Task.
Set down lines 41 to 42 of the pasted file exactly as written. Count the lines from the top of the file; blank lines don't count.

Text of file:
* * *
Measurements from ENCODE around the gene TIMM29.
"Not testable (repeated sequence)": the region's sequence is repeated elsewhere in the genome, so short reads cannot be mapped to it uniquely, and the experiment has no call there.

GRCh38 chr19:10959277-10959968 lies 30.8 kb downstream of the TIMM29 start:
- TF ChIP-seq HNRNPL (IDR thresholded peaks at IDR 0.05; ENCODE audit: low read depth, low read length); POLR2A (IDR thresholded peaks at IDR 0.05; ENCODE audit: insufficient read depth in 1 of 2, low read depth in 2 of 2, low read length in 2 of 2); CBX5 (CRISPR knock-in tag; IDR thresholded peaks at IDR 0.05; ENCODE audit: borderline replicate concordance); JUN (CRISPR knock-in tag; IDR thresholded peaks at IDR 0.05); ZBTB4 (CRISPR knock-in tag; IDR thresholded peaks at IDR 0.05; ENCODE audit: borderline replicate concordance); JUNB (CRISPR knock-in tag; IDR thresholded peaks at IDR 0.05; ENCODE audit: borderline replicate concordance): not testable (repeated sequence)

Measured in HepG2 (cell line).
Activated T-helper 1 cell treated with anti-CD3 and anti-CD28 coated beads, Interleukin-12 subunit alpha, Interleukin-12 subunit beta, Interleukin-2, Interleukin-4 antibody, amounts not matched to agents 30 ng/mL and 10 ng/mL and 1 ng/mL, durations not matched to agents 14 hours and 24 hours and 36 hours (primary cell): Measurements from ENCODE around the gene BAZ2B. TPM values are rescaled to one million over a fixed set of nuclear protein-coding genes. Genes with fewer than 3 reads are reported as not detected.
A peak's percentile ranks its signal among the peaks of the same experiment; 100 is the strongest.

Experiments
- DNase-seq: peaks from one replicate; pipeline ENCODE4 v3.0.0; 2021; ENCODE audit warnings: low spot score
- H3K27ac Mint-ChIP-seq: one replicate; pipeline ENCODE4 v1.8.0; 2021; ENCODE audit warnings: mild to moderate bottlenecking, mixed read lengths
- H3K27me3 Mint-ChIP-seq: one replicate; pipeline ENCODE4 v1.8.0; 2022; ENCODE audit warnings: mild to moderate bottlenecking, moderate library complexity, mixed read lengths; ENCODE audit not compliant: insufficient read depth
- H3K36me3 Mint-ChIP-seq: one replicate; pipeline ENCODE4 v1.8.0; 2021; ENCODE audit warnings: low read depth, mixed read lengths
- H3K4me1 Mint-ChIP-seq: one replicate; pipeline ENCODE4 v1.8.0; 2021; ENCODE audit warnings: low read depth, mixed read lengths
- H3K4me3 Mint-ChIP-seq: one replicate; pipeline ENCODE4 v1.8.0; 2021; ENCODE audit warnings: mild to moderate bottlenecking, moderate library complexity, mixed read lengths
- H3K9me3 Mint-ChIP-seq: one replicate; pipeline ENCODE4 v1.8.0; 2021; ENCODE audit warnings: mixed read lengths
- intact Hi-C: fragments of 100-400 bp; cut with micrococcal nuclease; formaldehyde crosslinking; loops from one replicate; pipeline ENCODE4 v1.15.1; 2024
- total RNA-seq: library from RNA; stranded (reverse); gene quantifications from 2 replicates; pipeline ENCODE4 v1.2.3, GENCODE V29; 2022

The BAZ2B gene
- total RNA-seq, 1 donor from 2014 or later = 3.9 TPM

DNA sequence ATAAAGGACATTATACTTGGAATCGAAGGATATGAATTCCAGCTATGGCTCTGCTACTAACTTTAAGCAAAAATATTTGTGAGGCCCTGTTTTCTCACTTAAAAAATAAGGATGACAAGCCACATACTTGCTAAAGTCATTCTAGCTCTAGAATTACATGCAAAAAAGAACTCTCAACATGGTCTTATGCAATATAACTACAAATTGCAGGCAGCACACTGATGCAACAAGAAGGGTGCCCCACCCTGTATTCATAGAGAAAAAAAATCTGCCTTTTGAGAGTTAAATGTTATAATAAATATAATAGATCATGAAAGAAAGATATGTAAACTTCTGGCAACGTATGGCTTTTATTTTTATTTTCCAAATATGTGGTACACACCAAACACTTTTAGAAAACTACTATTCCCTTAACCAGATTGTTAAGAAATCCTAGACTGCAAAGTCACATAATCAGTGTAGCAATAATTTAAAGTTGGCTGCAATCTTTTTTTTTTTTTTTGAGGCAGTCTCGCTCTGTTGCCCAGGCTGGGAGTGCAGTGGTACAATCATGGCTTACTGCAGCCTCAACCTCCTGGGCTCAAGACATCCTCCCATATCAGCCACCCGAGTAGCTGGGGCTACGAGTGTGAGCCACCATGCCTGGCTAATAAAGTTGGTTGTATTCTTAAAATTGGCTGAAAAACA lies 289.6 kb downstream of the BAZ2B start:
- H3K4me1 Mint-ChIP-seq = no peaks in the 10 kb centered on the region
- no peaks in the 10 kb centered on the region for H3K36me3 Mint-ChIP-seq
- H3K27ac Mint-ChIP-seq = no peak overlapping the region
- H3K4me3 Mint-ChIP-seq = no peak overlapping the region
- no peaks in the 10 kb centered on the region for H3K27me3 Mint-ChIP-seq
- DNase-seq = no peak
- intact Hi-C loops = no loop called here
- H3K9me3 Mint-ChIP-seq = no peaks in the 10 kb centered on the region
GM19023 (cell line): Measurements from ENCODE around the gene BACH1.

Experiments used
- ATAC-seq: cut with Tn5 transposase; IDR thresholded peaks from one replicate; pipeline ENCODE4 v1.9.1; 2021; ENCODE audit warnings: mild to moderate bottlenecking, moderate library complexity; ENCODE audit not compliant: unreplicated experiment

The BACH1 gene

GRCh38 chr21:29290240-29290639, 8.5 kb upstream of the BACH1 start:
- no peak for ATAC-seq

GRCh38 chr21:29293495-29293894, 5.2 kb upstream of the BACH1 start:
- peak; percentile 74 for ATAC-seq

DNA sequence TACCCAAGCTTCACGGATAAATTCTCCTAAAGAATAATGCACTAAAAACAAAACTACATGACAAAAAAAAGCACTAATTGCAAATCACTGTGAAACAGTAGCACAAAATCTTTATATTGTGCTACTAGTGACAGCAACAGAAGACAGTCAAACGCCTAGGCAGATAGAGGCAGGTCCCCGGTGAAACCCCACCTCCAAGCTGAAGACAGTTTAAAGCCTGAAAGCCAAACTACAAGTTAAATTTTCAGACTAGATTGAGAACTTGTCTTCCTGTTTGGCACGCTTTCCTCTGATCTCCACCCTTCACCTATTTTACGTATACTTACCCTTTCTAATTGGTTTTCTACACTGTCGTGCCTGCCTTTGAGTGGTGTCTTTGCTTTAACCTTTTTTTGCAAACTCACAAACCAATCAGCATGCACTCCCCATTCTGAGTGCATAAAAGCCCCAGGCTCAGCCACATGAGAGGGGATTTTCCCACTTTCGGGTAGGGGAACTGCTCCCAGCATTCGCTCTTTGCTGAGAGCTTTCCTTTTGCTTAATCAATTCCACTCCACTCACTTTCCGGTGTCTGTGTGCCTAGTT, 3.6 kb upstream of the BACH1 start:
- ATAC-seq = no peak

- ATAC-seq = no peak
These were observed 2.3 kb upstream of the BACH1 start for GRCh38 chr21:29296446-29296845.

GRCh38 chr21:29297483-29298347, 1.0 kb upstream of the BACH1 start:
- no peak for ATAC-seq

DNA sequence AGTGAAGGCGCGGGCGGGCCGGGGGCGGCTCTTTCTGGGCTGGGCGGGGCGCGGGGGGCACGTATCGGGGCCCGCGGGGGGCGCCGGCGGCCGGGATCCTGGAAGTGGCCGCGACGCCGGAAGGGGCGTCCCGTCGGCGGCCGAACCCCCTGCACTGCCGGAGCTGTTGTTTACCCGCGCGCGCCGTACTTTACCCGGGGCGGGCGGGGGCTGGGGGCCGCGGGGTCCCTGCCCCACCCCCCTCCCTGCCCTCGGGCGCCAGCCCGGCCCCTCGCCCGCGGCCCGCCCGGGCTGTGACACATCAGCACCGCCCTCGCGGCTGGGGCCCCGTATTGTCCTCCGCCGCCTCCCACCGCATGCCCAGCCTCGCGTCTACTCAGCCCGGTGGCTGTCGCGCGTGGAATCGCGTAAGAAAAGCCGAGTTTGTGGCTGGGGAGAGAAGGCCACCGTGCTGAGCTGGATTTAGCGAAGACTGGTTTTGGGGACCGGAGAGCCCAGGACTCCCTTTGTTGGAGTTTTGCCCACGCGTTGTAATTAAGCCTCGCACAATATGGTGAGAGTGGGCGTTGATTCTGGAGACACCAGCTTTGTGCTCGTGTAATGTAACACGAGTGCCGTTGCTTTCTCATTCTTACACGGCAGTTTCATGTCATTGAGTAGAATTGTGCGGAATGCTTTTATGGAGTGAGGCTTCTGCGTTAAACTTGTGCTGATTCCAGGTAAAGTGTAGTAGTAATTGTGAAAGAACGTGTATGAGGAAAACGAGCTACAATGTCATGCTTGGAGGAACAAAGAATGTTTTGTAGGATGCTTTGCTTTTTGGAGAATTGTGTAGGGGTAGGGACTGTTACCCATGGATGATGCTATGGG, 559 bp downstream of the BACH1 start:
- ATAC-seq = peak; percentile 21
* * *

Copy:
GRCh38 chr21:29297483-29298347, 1.0 kb upstream of the BACH1 start:
- no peak for ATAC-seq